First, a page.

1 Scope T 38
Defining the scope of the audit, audit types
The word audit comes from Latin "audire" = to listen.
Audit: a systematic and independent survey to determine whether activities and results comply with pre-established measures and are capable of achieving the objectives
Audits are mostly internal or external.
Internal audits, also called first party audits, are a requirementexplicit or implicit need or expectation (see also ISO 9000, 3.1.2) of the ISO 45001 standard (cf. sub-clause 9.2).
External, customeranyone who receives a product (see also ISO 9000, 3.3.5) (or supplier) and certification audits, also called second and third party audits, are not within the scope of this module.
Internal audits are the most widespread tool for checking and evaluating the effectiveness of an occupational health and safety management system (OH&SMS). It is never intended to find the weak points in personnel. The internal audit has entered many company's daily lives as it has become inseparable from:
- any management system
- internal communication
- daily improvement
- corporate culture
It's only through other people's eyes that one can really see one's weakness. Chinese proverb
An internal audit is of (cf. figure 1-1):
- the management system
- a process
- a product (service, project)
Figure 1-1. Internal audit types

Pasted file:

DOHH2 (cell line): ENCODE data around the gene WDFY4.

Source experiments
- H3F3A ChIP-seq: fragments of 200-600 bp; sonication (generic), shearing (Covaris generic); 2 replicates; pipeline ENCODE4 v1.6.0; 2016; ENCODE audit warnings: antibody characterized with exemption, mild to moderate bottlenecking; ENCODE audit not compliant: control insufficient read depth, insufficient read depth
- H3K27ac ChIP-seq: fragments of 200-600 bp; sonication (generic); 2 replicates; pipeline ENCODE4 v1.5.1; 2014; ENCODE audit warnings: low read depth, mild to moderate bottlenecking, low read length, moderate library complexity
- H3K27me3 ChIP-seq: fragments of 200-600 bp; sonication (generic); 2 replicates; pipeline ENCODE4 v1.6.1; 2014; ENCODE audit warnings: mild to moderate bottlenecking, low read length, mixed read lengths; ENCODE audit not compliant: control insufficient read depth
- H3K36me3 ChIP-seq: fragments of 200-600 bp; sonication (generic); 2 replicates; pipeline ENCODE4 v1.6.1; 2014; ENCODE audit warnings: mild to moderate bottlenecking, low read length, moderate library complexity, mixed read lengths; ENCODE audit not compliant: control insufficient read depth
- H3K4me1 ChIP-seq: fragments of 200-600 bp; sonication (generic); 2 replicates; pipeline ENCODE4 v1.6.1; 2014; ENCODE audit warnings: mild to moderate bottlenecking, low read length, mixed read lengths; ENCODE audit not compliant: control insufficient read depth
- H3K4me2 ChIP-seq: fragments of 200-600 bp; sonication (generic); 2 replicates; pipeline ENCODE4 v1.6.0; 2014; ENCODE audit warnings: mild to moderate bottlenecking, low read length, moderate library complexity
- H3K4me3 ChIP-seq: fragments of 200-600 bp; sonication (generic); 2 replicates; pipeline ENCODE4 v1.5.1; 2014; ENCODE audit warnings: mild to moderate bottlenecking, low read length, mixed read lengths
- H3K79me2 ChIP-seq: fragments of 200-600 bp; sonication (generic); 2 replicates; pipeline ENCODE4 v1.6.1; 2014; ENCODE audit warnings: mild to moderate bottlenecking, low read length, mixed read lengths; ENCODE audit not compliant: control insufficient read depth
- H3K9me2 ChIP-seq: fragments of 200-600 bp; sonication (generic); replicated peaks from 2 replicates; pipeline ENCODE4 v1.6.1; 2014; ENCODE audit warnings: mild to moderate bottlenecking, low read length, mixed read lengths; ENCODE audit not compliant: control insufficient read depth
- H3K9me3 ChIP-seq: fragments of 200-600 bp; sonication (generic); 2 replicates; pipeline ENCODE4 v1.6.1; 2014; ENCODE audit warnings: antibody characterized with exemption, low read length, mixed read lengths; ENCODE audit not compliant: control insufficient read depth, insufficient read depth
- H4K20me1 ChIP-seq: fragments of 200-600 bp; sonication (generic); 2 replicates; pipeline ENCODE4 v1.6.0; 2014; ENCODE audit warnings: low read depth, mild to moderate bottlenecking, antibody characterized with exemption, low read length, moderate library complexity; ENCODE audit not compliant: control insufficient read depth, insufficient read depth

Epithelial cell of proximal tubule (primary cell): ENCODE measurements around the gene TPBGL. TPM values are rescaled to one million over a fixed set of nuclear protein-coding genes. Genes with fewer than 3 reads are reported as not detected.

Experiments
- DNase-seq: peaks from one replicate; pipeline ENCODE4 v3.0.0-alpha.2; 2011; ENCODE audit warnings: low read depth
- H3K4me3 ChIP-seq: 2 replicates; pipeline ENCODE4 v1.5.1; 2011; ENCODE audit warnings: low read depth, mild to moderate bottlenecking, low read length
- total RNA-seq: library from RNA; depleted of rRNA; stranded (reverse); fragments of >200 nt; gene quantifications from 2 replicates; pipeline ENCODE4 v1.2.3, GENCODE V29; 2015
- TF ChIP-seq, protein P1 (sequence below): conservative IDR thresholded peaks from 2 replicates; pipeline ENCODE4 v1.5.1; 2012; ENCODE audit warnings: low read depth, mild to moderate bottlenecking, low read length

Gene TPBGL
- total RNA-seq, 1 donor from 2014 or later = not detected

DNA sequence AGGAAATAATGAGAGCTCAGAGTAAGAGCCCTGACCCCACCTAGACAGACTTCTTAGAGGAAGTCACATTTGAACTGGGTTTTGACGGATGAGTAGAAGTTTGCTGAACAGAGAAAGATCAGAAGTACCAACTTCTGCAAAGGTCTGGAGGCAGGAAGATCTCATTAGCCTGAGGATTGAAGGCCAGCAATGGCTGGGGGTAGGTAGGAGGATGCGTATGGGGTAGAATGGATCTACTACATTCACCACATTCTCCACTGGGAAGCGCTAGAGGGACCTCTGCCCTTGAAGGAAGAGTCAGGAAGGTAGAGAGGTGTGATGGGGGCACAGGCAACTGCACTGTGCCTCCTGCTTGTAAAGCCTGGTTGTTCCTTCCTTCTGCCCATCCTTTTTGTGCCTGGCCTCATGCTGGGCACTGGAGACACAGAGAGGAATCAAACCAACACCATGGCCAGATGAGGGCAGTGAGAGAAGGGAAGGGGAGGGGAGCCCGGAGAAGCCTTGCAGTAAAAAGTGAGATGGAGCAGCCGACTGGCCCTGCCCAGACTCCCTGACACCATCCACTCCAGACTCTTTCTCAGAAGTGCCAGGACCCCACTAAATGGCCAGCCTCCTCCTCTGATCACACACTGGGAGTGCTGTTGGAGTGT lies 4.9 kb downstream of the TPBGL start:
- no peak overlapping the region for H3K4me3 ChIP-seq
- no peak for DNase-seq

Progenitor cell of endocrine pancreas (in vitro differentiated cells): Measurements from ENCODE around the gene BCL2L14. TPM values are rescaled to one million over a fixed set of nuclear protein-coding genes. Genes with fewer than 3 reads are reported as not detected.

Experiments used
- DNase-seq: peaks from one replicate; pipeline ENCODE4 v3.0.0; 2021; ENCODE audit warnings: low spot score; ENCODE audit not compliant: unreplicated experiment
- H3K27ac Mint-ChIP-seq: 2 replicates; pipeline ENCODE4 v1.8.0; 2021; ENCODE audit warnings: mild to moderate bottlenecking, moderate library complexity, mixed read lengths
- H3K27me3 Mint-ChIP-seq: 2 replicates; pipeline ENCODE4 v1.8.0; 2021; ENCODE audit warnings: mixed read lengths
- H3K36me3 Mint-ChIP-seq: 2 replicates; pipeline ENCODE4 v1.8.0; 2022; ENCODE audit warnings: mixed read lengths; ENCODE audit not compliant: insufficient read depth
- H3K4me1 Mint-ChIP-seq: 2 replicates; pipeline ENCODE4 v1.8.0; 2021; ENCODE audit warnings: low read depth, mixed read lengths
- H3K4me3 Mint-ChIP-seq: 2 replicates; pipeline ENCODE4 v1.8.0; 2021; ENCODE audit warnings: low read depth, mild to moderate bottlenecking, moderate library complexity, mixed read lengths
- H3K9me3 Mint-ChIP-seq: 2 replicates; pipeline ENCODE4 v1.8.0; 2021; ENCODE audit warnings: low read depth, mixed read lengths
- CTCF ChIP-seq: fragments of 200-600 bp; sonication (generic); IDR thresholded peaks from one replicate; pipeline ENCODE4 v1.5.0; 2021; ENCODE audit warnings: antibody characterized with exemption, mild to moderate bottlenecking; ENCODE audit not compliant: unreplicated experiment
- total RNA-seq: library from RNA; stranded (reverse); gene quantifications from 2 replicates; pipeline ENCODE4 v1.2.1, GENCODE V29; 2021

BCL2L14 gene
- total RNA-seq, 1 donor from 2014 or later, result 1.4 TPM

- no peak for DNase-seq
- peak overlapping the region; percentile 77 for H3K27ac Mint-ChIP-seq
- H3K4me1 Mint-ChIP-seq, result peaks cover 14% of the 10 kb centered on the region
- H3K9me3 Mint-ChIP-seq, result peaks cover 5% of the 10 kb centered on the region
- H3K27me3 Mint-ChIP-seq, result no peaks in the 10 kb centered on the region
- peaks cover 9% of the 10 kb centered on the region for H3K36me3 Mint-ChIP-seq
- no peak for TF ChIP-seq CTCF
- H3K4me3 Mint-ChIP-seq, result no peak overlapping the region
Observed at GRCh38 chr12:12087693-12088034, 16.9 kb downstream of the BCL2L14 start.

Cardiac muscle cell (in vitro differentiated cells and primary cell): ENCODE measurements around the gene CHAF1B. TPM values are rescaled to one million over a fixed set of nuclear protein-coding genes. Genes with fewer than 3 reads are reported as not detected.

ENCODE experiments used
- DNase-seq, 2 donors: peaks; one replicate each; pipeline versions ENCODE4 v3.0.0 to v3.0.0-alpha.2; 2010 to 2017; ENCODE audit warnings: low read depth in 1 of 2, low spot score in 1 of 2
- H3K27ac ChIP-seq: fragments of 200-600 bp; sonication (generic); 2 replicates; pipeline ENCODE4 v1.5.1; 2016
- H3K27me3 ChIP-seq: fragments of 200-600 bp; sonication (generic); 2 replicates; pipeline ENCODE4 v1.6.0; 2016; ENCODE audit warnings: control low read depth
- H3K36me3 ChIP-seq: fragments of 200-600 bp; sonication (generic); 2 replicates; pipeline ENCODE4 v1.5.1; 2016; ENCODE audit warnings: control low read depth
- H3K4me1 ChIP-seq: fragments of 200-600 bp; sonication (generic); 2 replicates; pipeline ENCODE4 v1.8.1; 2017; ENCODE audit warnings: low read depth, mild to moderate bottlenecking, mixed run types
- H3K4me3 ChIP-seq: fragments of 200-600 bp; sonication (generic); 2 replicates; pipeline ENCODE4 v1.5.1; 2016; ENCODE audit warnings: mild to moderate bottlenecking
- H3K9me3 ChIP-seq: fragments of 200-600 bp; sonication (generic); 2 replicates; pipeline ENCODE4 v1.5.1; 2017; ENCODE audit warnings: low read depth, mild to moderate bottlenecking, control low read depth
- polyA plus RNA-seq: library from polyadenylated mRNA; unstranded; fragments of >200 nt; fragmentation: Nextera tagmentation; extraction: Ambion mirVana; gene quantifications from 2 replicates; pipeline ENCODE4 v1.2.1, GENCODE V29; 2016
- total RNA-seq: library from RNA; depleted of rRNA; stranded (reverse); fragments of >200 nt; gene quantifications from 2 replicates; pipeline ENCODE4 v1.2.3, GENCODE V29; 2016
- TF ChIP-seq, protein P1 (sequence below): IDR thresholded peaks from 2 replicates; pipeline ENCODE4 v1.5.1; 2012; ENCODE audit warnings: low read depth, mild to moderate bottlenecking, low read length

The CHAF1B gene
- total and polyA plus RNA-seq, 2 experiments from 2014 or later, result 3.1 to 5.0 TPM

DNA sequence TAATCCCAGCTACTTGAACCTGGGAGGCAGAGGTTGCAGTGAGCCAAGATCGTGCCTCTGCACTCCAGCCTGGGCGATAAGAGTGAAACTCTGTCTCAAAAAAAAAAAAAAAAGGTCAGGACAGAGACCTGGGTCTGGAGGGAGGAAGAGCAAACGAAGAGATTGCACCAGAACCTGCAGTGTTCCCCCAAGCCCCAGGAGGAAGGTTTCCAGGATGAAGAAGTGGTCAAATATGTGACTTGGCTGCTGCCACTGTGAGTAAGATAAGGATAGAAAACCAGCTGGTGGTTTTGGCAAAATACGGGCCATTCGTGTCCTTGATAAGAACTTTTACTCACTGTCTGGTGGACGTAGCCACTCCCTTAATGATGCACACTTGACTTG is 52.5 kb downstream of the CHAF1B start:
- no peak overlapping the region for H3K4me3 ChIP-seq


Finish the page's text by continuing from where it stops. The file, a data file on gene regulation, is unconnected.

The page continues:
Process: activities that transform inputs into outputs
The internal audit results are part of the inputs of the management review and allow the identification of fields in which to improve the occupational health and safety management system (OH&SMS) as:
No system is perfect
As shown in figure 1-2, for the processactivities which transform inputs into outputs (see also ISO 9000, 3.4.1) "Perform an audit", top management (via the management review) is considered as an audit client with needs and expectations, which are themselves related to processes and various requirementsexplicit or implicit need or expectation (see also ISO 9000, 3.1.2).
Figure 1-2. Perform an audit process
In the 1980s internal audits were mostly documentary - did you write down what you do?
Later, in the early 2000s, internal audits were more about conformity - does what you do meet the requirementsexplicit or implicit need or expectation (see also ISO 9000, 3.1.2) of the standard?
Now internal audits are essentially about effectiveness - how do you improve your performance?